There is Always Hope: A Love Letter for America

Happy Valentines Day.
America broke my heart in 2016 but I’m committing to this being a year of positive growth and transformation so I’m sending this message of love out to the world in the hopes that collectively we can all channel our anger, hurt and disappointment into constructive avenues that will make a difference in the world. I didn’t want this post to be just more partisan politics, it’s high time people came together to rediscover the common threads that unite us, not divide us. If you’re like me, you feel like you spent the last 3 months in a permanent panic attack, livid with rage, scared, constantly near tears, hurt, isolated and confused by a world of fake news, denial of science, alternative facts and shock events. Facebook proved to be a bubble made up of primarily cheerleaders who shared my politics. I found myself being upset by and upsetting people, some close, some not so close, from both sides of the political fence. Insults were hurled, friendships were lost, families torn apart. I regret some of the things I said and did, and I know I’m not the only one. We need to have a healing moment, and it doesn’t look like it’s going to come from Washington.

Valentine’s Day is here and it sure feels like love has disappeared from the world. I have been looking for the remotest signs of hope, specifically any kind of vision of how red and blue states can find a common ground to come together. This interview with Jon Stewart touches on so many relevant points, but starting at 3:54, on through when he talks what makes America exceptional, I again begin to feel hope that maybe there can be a common ground. His point is that people are naturally tribal and want to segregate into tribes, but what is extraordinary about America is the way it can transcend that.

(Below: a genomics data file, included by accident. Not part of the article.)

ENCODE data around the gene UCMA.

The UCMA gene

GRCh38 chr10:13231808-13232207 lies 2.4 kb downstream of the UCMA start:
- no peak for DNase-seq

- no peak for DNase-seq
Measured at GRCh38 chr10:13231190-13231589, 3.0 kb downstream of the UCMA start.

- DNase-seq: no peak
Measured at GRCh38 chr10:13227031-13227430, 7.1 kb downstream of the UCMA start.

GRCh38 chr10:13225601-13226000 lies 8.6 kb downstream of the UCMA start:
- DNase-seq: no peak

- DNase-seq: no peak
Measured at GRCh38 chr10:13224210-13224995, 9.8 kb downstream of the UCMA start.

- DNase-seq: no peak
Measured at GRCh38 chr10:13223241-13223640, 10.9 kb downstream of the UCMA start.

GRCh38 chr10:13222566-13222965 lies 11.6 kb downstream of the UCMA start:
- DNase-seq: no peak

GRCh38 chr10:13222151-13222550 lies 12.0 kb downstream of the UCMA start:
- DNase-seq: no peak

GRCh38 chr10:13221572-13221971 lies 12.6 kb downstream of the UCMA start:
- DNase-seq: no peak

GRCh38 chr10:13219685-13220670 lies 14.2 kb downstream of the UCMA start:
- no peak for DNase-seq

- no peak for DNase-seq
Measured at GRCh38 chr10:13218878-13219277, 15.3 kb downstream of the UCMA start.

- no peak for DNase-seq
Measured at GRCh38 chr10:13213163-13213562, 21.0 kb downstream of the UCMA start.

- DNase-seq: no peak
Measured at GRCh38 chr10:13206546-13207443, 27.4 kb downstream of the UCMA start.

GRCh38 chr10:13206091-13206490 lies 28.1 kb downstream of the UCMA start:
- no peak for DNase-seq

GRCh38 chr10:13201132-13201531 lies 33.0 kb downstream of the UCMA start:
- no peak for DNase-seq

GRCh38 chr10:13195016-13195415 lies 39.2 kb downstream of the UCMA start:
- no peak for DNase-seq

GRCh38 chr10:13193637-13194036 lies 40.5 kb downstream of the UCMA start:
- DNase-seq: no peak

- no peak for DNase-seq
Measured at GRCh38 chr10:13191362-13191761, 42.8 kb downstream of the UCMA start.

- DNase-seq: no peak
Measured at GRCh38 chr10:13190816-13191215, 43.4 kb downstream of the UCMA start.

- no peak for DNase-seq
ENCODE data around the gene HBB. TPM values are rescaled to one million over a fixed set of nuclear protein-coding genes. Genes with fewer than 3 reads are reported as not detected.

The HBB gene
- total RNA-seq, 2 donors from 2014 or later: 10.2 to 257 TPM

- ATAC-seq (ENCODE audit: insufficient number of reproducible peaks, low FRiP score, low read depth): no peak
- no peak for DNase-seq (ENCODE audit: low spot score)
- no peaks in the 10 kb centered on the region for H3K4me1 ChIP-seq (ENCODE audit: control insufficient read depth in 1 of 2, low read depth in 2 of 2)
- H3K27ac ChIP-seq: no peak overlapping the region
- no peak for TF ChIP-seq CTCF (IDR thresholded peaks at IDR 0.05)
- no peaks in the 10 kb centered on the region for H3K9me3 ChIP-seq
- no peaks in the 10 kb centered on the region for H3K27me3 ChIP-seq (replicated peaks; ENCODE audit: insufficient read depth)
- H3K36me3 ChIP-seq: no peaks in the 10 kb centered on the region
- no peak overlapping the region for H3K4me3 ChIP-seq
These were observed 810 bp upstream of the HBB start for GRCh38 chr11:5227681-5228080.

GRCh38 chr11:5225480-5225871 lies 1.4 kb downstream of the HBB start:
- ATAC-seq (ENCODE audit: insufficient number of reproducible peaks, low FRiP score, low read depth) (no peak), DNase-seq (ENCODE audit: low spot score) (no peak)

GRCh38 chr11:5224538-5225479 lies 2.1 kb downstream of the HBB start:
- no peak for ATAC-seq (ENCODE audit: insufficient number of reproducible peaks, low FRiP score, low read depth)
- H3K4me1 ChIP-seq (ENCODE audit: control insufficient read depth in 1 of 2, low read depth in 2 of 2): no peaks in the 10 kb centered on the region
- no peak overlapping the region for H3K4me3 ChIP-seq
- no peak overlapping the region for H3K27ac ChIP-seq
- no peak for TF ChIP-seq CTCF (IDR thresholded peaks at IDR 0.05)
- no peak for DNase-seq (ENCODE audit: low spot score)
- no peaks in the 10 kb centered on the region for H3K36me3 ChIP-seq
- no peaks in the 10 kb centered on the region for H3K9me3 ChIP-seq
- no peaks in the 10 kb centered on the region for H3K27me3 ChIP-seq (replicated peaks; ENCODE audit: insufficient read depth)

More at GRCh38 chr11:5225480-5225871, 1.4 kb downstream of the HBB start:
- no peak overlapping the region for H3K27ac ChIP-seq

I also found some inspiration in my Twitter feed this week when I saw Cory Booker tweeting at some harsh critics a message of love and compassion. I can’t seem to find the exact tweet that inspired me, but this article in the Washington Post talks about how he handles haters. New York state governor Andrew Cuomo picked up on themes of love and unity last week when a train full of passengers scrubbed off Nazi graffiti.

This is America at its best. We are a diverse people, but when we come together, magic happens. This is the exceptionalism Jon Stewart is talking about. Maureen Dowd’s recent piece in the NY times also talks about the Trump’s Gold lining and Americans coming together in reaction our new leader’s divisiveness. Flipping the channels last night I happened upon Accidental Courtesy on PBS’ Independant Lens, which profiled musician Daryl Davis, an African American musician who has spent over 30 years befriending members of the KKK. Slowly, through face to face meetings in which both sides talk and listen, he has put a human face on blind hatred and led many of them to shed their robes and renounce their ways. His story was an inspiration and lesson about a path in which all Americans, red and blue could maybe come together after this election.

If you’re like me,  you’ve probably ruffled someone’s feathers one way or another this year, but today may be a good time to reach out and make a plan to meet in the real world for a drink to begin to mend fences.

I love you America.
Happy Valentine’s Day ❤

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